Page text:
Nothing is cuter than a snuggly tale from your favorite animals.

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Bright and colorful, this picture book celebrates hugs across the animal world. From snuggly seals to beetle bug hugs, these little critters are all happy to be with their families, sharing an embrace. Warm, rhyming text opens the door for telling our own little ones how much their hugs mean to us. Ages 3-6 ($13, amazon.com).

How Do I Love Thee? by Jennifer Adams and Christopher Silas Neal


How Do I Love Thee? by Jennifer Adams and Christopher Silas Neal

A sweet ode to beloved friends and family.

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A delightful reimagining of Elizabeth Barrett Browning’s “Sonnet 43” with its famous opening lines, as a trio of children explore their world and the love of friends and family around them. Christopher Silas Neal’s illustrations carry the poetry of Browning’s words beautifully. A book to keep … Ages 4-8 ($16, amazon.com).

Love, Z, by Jessie Sima


Love, Z by Jessie Sima

Home is where the heart is in this adorable adventure.

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A mysterious message in a bottle and the young robot who finds it spark a remarkable exploration of what love means, and all the ways we can express love for one another. Charming and uplifting, this picture book is a joy to read and share all year round, and especially for Valentine’s Day. Ages 4-8 ($13, amazon.com).

Duck and Hippo The Secret Valentine, by Jonathan London and Andrew Joyner


Duck and Hippo The Secret Valentine, by Jonathan London and Andrew Joyner

This heartfelt story teaches kids about kindness and sharing.

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It wouldn’t be Valentine’s Day without valentines! A humorous story of secret valentines and speculation that culminates in a delightful heart-filled celebration where everyone is welcomed. An entertaining holiday read aloud. Ages 3-7 ($14, amazon.com).

Mirabel’s Missing Valentines, by Janet Lawler and Olivia Chin Mueller


Mirabel's Missing Valentines by Janet Lawler and Olivia Chin Mueller

A spark of unexpected kindness can bring the best of joy in this story.

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Giving Valentine’s Day cards to classmates can be scary, and Mirabel the mouse is so nervous that she accidentally drops some of her cards on the way to school. Her mistake brings some folks unexpected moments of joy thinking the cards were meant for them. A sweet story about how a small kindness can make a big difference for others and ourselves. Ages 3-7 ($12, amazon.com).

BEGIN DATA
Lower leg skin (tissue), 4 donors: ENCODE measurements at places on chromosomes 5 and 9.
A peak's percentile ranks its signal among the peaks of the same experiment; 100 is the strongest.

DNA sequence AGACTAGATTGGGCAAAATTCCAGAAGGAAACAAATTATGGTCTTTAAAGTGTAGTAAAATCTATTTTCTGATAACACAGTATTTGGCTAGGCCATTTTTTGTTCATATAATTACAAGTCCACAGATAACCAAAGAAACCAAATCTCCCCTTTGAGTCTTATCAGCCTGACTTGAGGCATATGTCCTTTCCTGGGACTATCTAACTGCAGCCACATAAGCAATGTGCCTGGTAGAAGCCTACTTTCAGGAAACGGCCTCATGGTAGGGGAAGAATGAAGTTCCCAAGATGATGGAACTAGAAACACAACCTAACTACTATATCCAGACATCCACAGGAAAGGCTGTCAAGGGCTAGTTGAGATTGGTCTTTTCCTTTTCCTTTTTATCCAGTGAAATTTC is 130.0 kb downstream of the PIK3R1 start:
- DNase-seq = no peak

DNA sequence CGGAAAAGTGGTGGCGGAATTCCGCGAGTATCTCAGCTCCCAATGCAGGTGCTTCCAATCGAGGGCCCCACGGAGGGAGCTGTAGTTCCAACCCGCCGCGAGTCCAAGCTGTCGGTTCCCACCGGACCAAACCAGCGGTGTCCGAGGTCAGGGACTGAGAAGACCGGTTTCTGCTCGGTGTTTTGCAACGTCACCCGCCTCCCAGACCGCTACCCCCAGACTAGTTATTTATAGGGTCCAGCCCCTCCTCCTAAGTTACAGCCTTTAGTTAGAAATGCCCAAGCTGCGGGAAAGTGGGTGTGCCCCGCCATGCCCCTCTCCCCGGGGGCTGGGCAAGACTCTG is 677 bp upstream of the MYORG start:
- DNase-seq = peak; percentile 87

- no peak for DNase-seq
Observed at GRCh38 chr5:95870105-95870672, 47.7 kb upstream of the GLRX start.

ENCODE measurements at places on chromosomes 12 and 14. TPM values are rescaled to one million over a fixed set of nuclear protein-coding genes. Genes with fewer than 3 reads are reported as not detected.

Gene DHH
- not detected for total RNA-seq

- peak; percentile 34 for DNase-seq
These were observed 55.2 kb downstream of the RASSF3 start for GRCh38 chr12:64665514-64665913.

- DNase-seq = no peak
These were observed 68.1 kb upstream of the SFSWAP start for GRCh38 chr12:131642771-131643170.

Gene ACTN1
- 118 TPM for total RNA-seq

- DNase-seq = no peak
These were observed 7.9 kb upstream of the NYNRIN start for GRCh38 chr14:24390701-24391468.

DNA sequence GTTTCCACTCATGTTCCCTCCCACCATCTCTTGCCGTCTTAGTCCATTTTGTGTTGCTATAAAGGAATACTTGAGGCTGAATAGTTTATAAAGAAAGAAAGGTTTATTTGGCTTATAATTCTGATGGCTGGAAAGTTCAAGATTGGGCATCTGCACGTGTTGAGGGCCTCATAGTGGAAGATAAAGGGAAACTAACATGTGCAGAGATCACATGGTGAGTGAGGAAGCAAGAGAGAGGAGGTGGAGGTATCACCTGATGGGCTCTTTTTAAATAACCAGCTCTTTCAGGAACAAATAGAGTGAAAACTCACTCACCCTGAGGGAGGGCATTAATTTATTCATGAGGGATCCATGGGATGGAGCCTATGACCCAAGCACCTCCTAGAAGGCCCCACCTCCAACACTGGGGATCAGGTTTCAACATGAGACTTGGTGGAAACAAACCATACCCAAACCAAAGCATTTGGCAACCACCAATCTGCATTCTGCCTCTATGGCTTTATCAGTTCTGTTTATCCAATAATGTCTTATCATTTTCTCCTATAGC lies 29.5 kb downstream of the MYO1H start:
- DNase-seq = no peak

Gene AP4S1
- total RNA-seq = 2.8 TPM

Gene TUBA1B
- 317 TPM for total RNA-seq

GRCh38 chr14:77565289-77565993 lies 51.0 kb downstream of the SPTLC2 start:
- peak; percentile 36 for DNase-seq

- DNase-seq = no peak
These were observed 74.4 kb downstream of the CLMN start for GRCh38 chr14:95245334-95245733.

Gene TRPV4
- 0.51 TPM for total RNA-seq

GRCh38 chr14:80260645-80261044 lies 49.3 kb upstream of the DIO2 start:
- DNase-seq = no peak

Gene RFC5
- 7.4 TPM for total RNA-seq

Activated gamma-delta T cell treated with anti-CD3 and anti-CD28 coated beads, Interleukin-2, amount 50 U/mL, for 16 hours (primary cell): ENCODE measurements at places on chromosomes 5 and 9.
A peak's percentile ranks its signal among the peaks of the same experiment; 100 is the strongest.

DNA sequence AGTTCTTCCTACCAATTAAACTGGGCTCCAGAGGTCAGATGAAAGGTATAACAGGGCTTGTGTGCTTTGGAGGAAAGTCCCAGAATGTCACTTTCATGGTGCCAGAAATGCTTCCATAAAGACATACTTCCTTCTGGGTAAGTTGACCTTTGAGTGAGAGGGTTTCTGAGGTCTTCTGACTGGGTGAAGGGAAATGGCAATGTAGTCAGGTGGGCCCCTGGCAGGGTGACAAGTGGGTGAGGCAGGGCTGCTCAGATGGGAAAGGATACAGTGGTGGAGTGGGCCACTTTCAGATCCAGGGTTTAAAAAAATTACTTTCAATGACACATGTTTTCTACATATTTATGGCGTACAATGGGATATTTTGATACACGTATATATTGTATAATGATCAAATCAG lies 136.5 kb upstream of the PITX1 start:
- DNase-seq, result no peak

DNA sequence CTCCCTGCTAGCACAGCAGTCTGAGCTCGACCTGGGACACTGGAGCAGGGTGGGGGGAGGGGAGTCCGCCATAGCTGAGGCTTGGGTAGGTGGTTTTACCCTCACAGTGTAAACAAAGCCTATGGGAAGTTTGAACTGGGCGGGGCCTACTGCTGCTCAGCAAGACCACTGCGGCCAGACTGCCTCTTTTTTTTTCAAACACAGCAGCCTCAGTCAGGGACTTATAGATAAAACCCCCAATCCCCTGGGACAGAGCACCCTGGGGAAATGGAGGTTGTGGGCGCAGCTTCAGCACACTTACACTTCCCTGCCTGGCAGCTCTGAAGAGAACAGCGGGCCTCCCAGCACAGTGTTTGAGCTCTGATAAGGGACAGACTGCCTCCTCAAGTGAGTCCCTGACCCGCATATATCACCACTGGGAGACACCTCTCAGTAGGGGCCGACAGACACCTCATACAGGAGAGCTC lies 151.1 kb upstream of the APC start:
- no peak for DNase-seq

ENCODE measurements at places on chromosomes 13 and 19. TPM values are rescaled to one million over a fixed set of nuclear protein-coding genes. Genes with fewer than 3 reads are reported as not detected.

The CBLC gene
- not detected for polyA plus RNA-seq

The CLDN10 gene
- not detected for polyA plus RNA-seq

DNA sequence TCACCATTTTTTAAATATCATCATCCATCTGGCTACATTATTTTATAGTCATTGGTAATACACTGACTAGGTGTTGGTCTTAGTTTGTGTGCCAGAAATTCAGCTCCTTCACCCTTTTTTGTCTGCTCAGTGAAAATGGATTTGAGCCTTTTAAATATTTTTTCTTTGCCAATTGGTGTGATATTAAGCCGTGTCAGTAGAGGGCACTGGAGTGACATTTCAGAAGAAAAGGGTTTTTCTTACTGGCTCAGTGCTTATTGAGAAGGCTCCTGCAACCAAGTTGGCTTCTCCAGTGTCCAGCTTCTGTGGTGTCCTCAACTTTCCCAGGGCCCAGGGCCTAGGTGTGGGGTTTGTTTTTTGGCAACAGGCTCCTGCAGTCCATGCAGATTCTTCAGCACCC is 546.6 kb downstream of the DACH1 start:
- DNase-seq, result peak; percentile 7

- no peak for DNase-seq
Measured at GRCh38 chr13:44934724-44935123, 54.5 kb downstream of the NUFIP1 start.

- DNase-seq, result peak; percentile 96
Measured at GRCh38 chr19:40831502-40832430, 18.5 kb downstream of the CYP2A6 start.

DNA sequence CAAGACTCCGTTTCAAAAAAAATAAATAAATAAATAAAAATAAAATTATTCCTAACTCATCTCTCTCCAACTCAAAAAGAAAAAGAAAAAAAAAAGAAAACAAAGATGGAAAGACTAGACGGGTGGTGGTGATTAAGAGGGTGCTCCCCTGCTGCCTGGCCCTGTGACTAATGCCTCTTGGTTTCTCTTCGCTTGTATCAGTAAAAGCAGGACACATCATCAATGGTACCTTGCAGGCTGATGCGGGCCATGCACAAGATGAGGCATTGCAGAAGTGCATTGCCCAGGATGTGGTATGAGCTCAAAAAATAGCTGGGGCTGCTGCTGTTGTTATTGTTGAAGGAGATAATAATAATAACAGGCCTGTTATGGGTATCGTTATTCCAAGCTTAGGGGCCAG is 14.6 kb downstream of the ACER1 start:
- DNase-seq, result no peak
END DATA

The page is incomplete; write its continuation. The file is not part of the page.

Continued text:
A Caboodle of Cuddles, by Roger Priddy


A Caboodle of Cuddles by Roger Priddy

A visually captivating book with raised pictures for your child to check out on every page.

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Perfect for tiny hands to explore, this board book about cuddles and families has bright, raised illustrations that fit together for lots of interactive fun. A Valentine’s Day treat for little ones. Ages 1-3 ($8, amazon.com).

A Hug is for Holding Me, by Lisa Wheeler and Lisk Feng


A Hug Is for Holding Me by Lisa Wheeler and Lisk Feng

Your child’s curiosity will surge as they explore the meaning of hugs in this lyrical tale.

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A unique way of looking at nature, where hugs can be found nearly everywhere if we know how to look. A nest can be a hug in a tree, a seashell is a hug in the sea; each page is thoughtful and will help little ones see their world in a whole new way. Interspersed between the pages about nature are all the things a hug between this father and daughter mean to them: safety, home, love. A tender tribute to the humble hug. Ages 3-5 ($11, amazon.com).

 

This article was written by Seira Wilson of Amazon.com from Working Mother and was legally licensed through the NewsCred publisher network. Please direct all licensing questions to legal@newscred.com.

How to Put the “Kind” Back in Kindergarten

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By Lee Scott
Contributing Writer and Goddard School Educational Advisory Board Member

Many parents ask, “How do I ensure my children will be kind?” We all want our children to be happy, well liked and good toward others. There are some basic things we can do that set a strong foundation for these pursuits and support our children’s social skills.

Act kindly yourself. Modeling is by far the best way to instill kind behavior in your children. Children love to imitate us, and if we act in a kind manner, they will too. Praise your children when they exhibit kindness, and explain why you thought what they did was a kind thing to do. It’ll become a habit.

When you see kindness in others, share your thoughts with your children. “That was so kind of Jane to share her snack with you at school.” When our children hear the praise we give others, they will want to exhibit the same behavior.

Try not to be negative, and redirect your children when they act unkindly. For example, explain how the other person may feel, talk about what your children could have done differently and help your children apologize.

Play games where one person has to help or collaborate with another to win. Relay races, parachute games and family scavenger hunts are several good choices.